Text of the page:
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Published: September 23rd 2006
Goats and Clouds
Goats heading away from an approaching storm and the curtains of rain. Pictures of horses, donkeys, sheep, dogs, mosquitoes and what they can all do to a person's ankles . .to follow
Life with the goats
I’ve been in Foundiougne for 5 full days, 3 of them with no electricity, which is ironic since I’m here to teach a group of youngsters how to build, market and sell small solar panels for powering radios, charging mobile phones and charging small LED lamps. Funny, but the first thing people worried about when the power went off was how they would charge their phones if the power cut lasted longer the 1 day “advertised” by Senelec one day before pulling out the fuse. I told Jean-Pierre to take note - big market there for the group once we get started.
A big advantage of total power cuts is the night sky. I’ve never seen anything quite like it, not even in the mountains of Italy or California. As Ramadan approaches and the moon hides itself away in the shadow of the earth, the Milky Way (La Voie Lactée) runs from horizon to horizon like a ribbon of steam. After failing for half an hour to spot familiar constellations because of the sheer number of stars, I suddenly realise that I can see my shirt, my feet, my hands, the trees, the bushes. . .I look around for some source of light but there’s nothing - my first experience of seeing by starlight. The light show is completed (and my brief starvision destroyed) by the approaching thunderstorms and the flickering yellow and blue clouds. Foundiougne is dead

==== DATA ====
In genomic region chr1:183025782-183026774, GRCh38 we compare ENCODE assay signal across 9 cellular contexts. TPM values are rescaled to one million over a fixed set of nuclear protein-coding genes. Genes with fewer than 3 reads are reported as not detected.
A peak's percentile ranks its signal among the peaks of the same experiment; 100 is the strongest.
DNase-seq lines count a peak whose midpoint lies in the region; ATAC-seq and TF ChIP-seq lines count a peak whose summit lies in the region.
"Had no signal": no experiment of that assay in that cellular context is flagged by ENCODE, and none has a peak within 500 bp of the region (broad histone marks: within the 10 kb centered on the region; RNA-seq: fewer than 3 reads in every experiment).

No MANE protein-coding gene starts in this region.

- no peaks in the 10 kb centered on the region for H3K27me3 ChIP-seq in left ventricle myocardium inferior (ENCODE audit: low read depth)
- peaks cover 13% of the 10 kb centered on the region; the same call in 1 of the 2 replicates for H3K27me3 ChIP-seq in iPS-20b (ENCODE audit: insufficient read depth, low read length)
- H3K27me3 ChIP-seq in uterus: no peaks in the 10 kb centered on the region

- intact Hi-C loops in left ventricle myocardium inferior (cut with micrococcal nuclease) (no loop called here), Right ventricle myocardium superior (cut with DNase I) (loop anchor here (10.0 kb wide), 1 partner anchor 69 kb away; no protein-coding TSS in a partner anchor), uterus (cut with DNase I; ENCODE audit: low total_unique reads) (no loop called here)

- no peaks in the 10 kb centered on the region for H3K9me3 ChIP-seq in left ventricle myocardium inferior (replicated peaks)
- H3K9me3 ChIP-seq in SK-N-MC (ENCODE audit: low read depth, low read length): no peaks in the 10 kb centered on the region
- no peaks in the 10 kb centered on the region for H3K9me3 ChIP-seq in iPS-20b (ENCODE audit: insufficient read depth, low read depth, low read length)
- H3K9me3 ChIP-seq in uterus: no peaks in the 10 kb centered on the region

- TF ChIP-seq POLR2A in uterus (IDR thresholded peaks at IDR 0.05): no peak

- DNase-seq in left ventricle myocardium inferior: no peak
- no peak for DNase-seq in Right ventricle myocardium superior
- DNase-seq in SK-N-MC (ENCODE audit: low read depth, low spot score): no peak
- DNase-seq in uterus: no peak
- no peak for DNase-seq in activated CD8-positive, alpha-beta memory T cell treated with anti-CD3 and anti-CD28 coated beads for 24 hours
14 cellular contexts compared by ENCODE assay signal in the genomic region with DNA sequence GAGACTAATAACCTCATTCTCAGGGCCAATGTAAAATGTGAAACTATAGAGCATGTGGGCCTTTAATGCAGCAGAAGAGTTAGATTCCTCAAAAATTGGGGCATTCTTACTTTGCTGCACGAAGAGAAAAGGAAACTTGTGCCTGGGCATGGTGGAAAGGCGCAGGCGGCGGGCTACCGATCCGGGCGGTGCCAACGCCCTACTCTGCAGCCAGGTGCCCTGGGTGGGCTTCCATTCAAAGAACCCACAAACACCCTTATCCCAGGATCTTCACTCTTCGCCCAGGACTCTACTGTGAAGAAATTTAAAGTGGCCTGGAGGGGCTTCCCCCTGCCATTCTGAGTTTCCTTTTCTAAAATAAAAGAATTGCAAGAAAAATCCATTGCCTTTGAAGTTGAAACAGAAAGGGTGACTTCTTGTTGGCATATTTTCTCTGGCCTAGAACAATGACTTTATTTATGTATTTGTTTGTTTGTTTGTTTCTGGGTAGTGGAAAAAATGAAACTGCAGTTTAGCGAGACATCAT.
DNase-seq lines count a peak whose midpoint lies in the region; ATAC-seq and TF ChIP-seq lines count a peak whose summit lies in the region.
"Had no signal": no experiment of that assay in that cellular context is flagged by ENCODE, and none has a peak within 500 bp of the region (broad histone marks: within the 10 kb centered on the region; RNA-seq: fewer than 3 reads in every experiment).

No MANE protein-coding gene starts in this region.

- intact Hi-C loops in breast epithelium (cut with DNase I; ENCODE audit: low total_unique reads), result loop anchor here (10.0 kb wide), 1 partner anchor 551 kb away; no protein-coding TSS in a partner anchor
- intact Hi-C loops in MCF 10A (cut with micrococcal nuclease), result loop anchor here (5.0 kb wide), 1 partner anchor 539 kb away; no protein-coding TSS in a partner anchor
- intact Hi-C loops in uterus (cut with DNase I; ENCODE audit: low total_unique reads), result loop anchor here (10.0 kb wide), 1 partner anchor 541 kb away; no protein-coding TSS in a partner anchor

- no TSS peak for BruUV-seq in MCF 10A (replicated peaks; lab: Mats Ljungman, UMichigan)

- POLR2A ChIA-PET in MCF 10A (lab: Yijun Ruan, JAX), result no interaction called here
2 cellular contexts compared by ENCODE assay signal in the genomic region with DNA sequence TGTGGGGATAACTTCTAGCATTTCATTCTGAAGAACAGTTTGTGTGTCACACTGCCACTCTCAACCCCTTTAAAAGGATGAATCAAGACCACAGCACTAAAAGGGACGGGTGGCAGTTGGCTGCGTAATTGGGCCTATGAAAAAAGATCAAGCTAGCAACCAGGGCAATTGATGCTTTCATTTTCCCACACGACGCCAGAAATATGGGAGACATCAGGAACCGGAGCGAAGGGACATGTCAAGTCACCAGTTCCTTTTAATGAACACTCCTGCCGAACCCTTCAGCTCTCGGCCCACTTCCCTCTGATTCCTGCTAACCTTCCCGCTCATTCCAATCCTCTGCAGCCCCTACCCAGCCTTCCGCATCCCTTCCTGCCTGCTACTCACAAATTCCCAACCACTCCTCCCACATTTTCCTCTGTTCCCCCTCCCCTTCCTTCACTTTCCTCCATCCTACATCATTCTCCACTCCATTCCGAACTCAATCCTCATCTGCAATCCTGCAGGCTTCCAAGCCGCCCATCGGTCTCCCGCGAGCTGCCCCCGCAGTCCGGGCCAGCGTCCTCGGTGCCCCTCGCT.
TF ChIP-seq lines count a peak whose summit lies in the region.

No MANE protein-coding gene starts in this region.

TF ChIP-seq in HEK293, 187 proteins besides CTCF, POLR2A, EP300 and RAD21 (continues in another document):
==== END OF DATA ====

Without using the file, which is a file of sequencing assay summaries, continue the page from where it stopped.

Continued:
It’s low tourist season and peak mosquito season which isn’t a good combination. Everyone around me slips in and out of Wolof (the main spoken language in Senegal) in the middle of a conversation. I knew that my French was a little rusty but had been starting to worry that I had forgotten everything. The range of spoken French is enormous. I asked the WAAME comptable (accountant) if he could speak to me in French rather than Wolof - “I AM speaking French”, he replied, in English, before handing me my ration of toilet paper. At the other extreme - wise tortoise faced old men who are more than happy to chat with me in smooth colonial French about their days in prison.
When the team at the Centre De Resources get together to discuss the project, they inevitably fall back into Wolof. It’s perfectly understandable but then these are the only people I have to communicate with regularly and explain my training programme to.
There are times when I feel very alone and almost mute. I have to appeal for the conversation to return to French which I find humiliating (why should
they have to speak the language of a colonial ruler), frustrating (I wish I could speak some Wolof) and isolating (Er...I don’t). I‘m making an effort but don’t anticipate being able to understand any kind of animated conversation. If you can imagine the sound of two very old, grumpy and snappy Yorkshire Terriers fighting over a Bonio when one gets its precious little bow put out of place - that’s how Wolof sounds to my inexperienced ear when a conversation really gets going.
I generally have a good ear for languages and accents but I’m really struggling with this one. My vocabulary to date (heavily inspired by the town, the weather and my immediate surroundings) extends as far as this:
- Hello, how are you?
- I’m fine thank you
- It is very hot today
- Don’t you just hate bloody mosquitoes! (wish I did know this one)
- How are your family?
- I like your hat / hair / dress
- Oh, You have a lovely goat / donkey / horse
- I don’t understand much Wolof
Not going to get me far in the street markets of Dakar is it !
(After three days with no fan, reduced water pressure, towels that refuse to dry and clothes that seem to constantly damp, I’m trying to get someone to teach me “It’s really not me that stinks of week-old sweat, it’s the drains“)
Speaking of Dakar, I’m thinking of hitting the big city this weekend before starting the solar training on Tuesday (probably posting this blog from there). I’ve seen enough goats, sheep, horses, donkeys, cattle and dogs at very close range in the last 5 days to last me a lifetime. I want to see the sea and breathe some drier air before shutting myself in a training room.
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